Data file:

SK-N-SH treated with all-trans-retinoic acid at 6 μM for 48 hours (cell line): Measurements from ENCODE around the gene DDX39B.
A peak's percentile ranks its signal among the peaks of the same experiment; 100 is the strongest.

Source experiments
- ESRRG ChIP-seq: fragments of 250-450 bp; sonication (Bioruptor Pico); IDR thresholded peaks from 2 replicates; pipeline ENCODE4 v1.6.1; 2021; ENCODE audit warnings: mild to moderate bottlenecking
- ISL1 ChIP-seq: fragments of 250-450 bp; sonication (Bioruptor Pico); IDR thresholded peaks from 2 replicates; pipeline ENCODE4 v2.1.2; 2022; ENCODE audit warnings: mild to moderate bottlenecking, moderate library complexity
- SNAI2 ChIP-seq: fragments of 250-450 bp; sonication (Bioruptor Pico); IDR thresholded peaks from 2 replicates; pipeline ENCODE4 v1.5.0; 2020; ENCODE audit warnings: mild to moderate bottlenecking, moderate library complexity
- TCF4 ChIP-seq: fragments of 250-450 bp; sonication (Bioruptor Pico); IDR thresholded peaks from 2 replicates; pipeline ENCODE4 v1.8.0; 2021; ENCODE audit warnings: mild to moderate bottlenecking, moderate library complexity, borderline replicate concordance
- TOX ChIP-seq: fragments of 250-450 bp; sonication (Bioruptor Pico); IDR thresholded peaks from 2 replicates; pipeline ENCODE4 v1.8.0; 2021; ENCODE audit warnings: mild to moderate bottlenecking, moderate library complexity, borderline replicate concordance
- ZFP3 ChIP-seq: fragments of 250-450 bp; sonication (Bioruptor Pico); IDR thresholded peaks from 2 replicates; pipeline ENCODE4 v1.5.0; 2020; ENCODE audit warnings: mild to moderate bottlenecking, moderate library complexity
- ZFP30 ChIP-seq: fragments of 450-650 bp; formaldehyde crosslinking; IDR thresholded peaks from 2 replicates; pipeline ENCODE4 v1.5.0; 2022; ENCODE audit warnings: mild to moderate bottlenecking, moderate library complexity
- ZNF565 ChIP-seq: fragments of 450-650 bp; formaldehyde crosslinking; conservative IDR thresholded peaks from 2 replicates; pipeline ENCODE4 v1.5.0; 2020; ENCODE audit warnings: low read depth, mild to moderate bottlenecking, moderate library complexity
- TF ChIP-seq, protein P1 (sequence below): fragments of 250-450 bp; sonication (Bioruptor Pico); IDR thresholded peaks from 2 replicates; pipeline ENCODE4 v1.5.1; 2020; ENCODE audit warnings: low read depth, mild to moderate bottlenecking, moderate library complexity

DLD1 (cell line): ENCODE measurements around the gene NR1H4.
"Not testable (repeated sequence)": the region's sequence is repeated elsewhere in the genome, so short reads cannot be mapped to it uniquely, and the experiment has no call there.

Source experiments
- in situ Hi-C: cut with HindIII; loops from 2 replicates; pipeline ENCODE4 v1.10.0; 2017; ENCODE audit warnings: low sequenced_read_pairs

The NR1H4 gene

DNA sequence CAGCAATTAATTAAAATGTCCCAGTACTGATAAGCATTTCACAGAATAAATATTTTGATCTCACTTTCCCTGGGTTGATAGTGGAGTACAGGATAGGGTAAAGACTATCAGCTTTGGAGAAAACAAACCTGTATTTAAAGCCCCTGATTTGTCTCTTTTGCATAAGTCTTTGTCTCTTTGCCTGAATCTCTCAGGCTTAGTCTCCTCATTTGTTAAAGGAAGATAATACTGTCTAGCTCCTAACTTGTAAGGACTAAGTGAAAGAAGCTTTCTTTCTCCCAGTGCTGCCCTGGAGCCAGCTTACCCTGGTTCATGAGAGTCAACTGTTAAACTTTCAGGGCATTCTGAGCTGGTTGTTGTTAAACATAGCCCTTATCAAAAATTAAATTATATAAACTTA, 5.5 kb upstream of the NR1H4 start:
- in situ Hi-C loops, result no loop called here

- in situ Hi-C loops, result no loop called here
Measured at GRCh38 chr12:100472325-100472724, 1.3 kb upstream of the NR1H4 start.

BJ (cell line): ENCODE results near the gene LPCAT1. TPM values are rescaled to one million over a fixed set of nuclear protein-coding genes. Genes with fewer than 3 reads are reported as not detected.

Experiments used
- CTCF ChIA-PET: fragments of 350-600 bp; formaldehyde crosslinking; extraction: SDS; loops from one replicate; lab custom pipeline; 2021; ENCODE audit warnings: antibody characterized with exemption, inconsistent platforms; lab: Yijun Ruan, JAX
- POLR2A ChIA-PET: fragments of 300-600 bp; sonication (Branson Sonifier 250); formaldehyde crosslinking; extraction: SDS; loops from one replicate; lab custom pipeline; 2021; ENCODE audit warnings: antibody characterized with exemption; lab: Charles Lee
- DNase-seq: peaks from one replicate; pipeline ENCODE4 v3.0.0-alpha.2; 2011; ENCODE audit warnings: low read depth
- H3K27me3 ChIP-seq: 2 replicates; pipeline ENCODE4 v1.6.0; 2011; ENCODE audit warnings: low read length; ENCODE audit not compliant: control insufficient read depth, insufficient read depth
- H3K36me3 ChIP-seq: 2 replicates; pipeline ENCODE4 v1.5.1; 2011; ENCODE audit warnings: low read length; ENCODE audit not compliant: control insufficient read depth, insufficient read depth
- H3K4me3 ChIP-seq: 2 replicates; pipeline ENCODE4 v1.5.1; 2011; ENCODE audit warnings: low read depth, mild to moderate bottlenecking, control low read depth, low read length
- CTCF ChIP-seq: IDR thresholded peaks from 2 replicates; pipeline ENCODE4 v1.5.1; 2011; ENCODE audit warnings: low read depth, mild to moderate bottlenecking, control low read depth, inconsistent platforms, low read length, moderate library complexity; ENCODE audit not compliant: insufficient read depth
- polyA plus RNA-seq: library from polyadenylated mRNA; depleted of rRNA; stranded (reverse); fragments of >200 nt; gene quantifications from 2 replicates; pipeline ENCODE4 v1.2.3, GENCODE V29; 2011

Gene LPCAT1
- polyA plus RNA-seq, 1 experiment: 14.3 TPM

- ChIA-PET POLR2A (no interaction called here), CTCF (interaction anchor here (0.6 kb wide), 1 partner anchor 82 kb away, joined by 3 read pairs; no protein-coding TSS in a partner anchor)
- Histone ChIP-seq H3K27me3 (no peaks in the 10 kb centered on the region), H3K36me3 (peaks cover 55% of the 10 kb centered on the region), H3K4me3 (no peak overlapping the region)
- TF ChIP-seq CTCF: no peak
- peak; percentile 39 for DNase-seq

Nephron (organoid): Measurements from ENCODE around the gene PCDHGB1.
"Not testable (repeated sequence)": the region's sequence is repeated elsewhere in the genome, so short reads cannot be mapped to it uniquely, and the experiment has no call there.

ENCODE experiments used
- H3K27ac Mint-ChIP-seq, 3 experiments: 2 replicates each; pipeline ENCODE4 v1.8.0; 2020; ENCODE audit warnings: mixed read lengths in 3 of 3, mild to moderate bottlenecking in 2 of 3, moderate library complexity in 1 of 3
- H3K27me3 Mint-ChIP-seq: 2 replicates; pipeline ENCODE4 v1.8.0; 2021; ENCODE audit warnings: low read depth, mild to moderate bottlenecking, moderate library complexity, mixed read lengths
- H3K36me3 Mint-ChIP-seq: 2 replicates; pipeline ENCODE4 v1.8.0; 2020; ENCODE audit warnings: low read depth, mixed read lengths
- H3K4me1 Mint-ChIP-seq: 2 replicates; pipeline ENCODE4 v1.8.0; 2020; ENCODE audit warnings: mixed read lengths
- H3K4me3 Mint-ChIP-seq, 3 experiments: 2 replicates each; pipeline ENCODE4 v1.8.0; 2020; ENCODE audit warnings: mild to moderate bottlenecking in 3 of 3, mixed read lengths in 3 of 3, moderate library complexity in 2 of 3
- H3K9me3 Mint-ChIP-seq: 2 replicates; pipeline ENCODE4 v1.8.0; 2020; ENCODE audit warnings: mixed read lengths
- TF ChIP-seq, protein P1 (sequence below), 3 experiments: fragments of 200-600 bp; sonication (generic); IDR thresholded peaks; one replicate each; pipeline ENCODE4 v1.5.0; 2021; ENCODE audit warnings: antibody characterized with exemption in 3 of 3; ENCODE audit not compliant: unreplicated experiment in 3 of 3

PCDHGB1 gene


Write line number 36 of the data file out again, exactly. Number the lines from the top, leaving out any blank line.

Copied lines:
- TF ChIP-seq CTCF: no peak